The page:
What Is Smart Money?
Smart money is the capital that is being controlled by institutional investors, market mavens, central banks, funds, and other financial professionals. Smart money was originally a gambling term that referred to the wagers made by gamblers with a track record of success.
- Smart money is capital placed in the market by institutional investors, market mavens, central banks, funds, and other financial professionals.
- Smart money also refers to the force that influences and moves financial markets, often led by the actions of central banks.
- Smart money is invested on a much larger scale than retail investments.
Understanding Smart Money
Smart money is cash invested or wagered by those considered experienced, well informed, "in-the-know," or all three. There is little empirical evidence to support the notion that smart-money investments perform better than non-smart-money investments; however, such influxes of cash influence many speculation methods.
The term, "smart money" comes from gamblers that had a deep knowledge of the sport they were betting on or insider knowledge that the public was unable to tap into. The investing world is similar. The populace perceives that the smart money is invested by those with a fuller understanding of the market or with information that a regular investor cannot access. As such, the smart money is considered to have a much better chance of success when the trading patterns of institutional investors diverge from retail investors.
Smart money also refers to the collective force of big money that can move markets. In this context, the central bank is the force behind smart money, and individual traders are riding the coattails of the smart money.
In the context of gambling, smart money refers to those who earn a living on their bets; many gamblers use historical mathematical algorithms to decide how much and on what to wager.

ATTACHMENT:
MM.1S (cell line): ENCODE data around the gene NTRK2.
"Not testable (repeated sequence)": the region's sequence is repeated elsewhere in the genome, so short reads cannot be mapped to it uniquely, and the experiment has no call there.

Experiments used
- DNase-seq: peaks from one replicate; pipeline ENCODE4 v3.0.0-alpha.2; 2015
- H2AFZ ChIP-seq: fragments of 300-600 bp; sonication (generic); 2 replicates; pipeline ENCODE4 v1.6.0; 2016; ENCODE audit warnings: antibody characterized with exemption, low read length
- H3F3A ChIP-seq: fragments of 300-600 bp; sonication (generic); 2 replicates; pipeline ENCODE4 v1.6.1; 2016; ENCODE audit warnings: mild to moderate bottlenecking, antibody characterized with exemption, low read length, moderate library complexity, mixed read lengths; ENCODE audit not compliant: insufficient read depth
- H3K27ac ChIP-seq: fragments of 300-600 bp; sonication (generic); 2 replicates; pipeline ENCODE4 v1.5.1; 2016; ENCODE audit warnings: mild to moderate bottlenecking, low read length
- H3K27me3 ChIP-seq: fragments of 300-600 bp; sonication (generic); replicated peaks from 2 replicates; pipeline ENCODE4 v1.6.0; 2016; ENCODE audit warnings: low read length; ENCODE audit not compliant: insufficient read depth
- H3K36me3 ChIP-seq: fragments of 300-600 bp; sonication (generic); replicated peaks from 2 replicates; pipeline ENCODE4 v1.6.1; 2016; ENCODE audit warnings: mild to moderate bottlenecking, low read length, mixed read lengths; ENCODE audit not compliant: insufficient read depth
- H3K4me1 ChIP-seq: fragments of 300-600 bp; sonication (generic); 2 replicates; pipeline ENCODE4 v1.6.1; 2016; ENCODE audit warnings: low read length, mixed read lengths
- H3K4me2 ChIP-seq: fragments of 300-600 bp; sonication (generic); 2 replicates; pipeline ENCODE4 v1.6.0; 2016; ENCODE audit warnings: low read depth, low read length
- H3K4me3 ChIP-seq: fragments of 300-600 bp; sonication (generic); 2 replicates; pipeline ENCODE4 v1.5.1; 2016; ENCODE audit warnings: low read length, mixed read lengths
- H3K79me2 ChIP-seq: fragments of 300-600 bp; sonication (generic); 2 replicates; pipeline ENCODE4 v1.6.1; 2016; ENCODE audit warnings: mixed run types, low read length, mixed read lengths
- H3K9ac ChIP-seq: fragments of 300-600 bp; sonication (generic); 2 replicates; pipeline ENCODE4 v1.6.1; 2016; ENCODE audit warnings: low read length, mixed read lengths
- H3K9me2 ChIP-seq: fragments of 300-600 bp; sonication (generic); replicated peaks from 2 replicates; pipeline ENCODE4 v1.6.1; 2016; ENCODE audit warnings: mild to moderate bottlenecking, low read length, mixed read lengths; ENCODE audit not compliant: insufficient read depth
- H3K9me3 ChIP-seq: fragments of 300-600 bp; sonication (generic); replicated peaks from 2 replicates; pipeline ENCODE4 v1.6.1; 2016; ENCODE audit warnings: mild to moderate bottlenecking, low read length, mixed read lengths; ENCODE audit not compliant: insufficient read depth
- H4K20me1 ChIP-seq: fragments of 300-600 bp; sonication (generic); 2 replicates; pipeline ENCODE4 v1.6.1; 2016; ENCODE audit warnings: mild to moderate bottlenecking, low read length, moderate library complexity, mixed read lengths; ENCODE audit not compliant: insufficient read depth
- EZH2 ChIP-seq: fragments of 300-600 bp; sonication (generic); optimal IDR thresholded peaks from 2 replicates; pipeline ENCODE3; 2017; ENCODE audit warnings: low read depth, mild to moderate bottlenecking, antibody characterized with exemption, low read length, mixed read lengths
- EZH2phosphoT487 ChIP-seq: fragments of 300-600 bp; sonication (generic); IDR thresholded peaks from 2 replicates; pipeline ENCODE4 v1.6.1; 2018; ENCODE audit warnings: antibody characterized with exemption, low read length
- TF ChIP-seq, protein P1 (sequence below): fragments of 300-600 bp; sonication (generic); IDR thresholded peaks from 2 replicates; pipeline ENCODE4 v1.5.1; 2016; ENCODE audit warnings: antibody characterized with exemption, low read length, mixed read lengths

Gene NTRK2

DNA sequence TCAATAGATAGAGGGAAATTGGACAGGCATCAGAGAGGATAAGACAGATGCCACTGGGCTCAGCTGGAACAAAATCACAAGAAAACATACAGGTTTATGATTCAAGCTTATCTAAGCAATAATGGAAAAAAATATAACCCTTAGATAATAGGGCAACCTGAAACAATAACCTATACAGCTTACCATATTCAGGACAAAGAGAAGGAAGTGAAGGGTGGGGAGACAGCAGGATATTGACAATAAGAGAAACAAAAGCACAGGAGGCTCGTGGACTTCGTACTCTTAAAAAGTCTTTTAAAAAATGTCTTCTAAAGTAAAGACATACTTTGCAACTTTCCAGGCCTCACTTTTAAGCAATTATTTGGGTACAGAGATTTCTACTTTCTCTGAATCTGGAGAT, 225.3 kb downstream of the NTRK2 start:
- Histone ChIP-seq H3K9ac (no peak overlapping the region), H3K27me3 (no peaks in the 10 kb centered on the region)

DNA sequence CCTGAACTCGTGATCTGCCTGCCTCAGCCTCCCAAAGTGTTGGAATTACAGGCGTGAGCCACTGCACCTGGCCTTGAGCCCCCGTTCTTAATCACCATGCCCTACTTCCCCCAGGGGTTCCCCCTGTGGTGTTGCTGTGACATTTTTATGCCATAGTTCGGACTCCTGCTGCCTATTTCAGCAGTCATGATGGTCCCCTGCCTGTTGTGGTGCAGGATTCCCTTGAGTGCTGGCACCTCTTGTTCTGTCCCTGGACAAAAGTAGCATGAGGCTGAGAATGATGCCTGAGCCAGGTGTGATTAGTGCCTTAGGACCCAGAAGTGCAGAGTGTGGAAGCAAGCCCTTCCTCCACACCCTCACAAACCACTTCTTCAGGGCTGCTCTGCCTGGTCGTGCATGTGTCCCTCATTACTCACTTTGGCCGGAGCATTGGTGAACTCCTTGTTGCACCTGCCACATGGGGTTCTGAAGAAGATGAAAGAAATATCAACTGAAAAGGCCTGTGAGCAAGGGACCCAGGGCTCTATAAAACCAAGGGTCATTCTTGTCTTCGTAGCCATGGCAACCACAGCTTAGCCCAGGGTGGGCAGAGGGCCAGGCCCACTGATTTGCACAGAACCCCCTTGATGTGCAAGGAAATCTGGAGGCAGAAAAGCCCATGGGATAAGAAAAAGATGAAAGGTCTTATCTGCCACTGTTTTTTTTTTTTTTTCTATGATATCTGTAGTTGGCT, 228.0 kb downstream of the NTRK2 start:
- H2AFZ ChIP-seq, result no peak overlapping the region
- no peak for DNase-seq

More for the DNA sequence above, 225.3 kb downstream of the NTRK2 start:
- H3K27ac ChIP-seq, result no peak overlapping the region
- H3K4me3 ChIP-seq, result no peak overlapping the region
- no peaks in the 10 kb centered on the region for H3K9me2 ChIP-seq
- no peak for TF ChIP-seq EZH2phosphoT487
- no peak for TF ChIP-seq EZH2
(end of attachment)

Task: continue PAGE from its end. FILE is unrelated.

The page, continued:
Identifying Smart Money
Conventional wisdom holds that insiders and informed speculators typically invest more, so it should follow that smart money is sometimes identified by greater-than-usual trading volume, particularly when little or no public data exists to justify the volume. However, very little evidence exists to confirm that widely-held suspicion.
One source of information that is generated almost exclusively by more informed market participants is the pricing of stock and index options. Such information is complex and confusing to untrained investors and traders so it naturally serves, and is used, by a more informed set of market participants. Knowing who the holders are of smart money and where they are investing can be of great benefit to retail investors who want to ride the coattails of smart money investors.
Some data providers use various methods and data sources to group transaction data from commercial and non-commercial traders. One such source is known as the Commitment of Traders (COT) report. This data is published weekly by by the Commodity Futures Trading Commission (CFTC).1 Many analysts use this information to divide futures trading activity into actions being taken by better-informed investors. Any such "smart money versus dumb money" chart study should emphasize the recognizable differences in how the two groups position themselves in the market.
However, chart readers should be aware that a chart study that labels price action as smart money or dumb money is prone to invalid characterizations. Not every investing action can relay the investors' intent through the price action alone. Additionally, returns of a given individual, and even most professional portfolio managers, are often unable match the returns of mechanical index investing over time.
The Scale of Smart Money
Investors with large followings, such as Warren Buffett, are considered smart money investors, but the scale of their activities is not always taken into account. When the cash reserves at Buffett's company, Berkshire Hathaway, accumulate and are not invested, this is definitely a sign that Buffett does not see many value opportunities in the market. However, Buffett functions on a different scale. A $25,000 investment is not too significant in a billion-dollar portfolio.
Buffett's smart money acquires companies rather than taking a position. Institutional investors of Buffet's size need scale for overall portfolio impact. Therefore, even when the smart money is out of value picks in the current market conditions, it does not mean that there are no opportunities—particularly for modestly sized stocks.
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